Rudy dropped his cigarette on the floor and sat down next to Gretta. “I owned this club once. It was a palace---an intimate place, better than any hotel. We had an orchestra not that thumping that passes for a band. There was a place to dine and a place for… well. Now there’s always a show with angry men and angry women.” He waved his arms to take in the area. “The idea was to make this a refuge from the ugliness of the outside. But… politics,” he sighed, and then stood. “Hitler promised so many wonderful things, but they were really bastards and have ruined whatever they touched. This place won’t last much longer and God help the rest of the world.”
Gretta who wore a silky robe brushed her blond hair from her face reached out for Rudy’s hand. “Ach, you can be so dramatic. It is not so bad. People still enjoy. Yes this is not what it started out to be, but when the curtain is closed we make our own fun.” She smiled. Her robe pulled slightly apart.
Rudy gave her a look and returned to his seat. “You are a delight.” He patted her leg.
“Alright to the problem at hand.” He looked at his watch. “In about fifteen minutes the lights will go on. People will be leaving. If you go now, there is darkness. Our friends Hans and Frieda though are probably near the entrance. They’ll see you. I think if you leave with the crowd you’ll have a better chance.”
Pytor looked at Ana. “What do you think?”
“Why are you doing this?” asked Ana.
Rudy smiled. “I don’t have much more to lose. I don’t care for Jews, or Russians and I truly dislike the French. The authorities think I’m nuts. Hell, look at me. I’m daring in my dress.”
Gretta moved her hand to his lap. “Not so crazy, just ready.” She laughed.
Pytor saw Ana steal a glance at where Gretta’s hand rested.
“Well?” Rudy asked.
Ana still hesitated.
Rudy took out another cigarette and lit it. He took a deep drag while giving Ana a long look.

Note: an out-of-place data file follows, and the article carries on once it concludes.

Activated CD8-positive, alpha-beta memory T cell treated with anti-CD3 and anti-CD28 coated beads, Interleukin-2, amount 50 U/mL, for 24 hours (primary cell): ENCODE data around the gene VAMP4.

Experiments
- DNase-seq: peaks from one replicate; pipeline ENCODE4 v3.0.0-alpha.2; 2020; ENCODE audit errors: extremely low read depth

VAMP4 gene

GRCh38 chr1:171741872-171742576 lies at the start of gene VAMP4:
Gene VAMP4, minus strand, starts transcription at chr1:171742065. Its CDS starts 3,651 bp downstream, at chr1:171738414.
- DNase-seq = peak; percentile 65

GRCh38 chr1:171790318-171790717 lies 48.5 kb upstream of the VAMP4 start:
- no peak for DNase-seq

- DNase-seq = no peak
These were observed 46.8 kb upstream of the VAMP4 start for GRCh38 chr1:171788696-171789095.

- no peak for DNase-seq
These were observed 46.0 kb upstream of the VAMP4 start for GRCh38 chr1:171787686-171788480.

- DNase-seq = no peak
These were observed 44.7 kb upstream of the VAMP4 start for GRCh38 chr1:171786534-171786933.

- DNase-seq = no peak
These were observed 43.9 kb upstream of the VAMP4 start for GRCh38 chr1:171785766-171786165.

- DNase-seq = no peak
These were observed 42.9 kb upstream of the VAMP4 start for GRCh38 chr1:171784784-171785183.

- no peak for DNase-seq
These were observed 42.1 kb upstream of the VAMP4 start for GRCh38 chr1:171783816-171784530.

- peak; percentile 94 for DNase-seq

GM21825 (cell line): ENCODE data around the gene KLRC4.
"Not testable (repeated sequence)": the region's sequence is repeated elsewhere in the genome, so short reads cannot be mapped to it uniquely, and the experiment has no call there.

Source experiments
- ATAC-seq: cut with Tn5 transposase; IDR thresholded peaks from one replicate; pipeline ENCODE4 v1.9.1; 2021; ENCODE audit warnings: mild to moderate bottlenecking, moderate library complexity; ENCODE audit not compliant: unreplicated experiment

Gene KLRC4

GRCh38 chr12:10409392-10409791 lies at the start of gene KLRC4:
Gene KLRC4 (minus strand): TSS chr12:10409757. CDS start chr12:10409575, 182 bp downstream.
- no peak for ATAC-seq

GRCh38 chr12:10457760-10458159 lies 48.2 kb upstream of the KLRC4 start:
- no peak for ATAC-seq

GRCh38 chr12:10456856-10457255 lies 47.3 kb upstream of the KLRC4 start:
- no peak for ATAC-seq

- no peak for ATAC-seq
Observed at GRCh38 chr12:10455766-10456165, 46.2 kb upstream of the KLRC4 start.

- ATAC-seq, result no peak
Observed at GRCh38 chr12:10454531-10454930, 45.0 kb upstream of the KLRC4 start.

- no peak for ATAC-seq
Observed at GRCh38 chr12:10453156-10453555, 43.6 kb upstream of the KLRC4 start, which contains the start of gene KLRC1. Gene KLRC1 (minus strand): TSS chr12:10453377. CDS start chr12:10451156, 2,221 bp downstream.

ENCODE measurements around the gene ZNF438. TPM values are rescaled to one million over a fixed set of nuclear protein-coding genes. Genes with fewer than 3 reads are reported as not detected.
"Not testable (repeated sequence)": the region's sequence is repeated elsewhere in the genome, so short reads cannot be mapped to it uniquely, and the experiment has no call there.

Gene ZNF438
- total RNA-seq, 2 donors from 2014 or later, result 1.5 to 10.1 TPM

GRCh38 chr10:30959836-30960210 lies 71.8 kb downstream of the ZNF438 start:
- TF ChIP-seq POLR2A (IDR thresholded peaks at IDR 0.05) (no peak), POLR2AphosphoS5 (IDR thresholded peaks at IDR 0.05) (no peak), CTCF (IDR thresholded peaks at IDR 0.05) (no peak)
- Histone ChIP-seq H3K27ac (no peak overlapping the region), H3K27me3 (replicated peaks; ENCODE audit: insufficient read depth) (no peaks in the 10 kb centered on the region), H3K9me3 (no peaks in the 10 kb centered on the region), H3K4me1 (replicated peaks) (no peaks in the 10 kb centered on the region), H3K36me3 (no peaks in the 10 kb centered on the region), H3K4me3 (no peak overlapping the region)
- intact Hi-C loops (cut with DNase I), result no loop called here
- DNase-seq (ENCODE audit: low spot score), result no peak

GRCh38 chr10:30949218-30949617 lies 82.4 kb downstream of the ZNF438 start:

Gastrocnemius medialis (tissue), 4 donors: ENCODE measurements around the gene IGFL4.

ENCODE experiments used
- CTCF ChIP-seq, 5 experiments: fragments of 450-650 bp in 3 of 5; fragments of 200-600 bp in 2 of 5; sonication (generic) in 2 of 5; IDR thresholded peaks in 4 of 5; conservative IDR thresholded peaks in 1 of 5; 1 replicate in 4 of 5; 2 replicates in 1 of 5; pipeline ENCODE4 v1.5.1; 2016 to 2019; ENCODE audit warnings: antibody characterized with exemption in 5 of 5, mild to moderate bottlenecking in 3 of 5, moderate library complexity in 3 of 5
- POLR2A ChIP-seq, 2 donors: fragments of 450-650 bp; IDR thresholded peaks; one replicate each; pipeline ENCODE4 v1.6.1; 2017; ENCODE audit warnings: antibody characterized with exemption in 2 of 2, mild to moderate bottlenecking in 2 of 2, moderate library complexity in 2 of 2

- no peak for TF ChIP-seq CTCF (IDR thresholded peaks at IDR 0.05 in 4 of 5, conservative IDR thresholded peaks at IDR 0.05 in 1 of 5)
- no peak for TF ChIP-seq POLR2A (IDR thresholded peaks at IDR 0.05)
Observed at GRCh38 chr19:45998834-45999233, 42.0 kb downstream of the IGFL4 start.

“Okay, there is a locked door underneath the staircase. From there it leads to the alley. If you want the key it will cost. Being Jews you must have something of value. Where is it?
Pytor stepped towards him. “But you just saved…”
“Don’t be so surprised. At least I have the decency to ask. If you’re caught they’ll just take.”
“It’s okay,” Ana said. “It’s the times we live. Rudy took a risk and now he wants his reward.”
Pytor let her words sink in. It took a moment before he said, “Alright, Rudy,” and reached into his pocket. “Here you can have it. The lighter is all silver.”
Rudy grabbed it and assessed its weight. He then opened the top and flicked the wheel. A flame shot out. “Huh, and it works, very well.” He dug into his coat pocket and gave Ana a key.
“How do we know…?”
Rudy continued to flick the lighter. “You don’t, but all of life is a chance.”
“We do as he suggests,” Ana said.
“Settled.” Rudy pocketed the lighter and then pointed to the champaigne.
Before he touched the bottle, they heard what sounded like glass breaking, and bursts of shrill whistles. Lights were turned on in their alcove and streamed in from the hallway.
“What is happening?” Gretta asked. She pulled her robe tightly around her.
Rudy paused for a moment then said, “I think our new acquaintances have even more problems. My guess is either the police or the Gestapo. Either way they’re not good for us and worse for them.”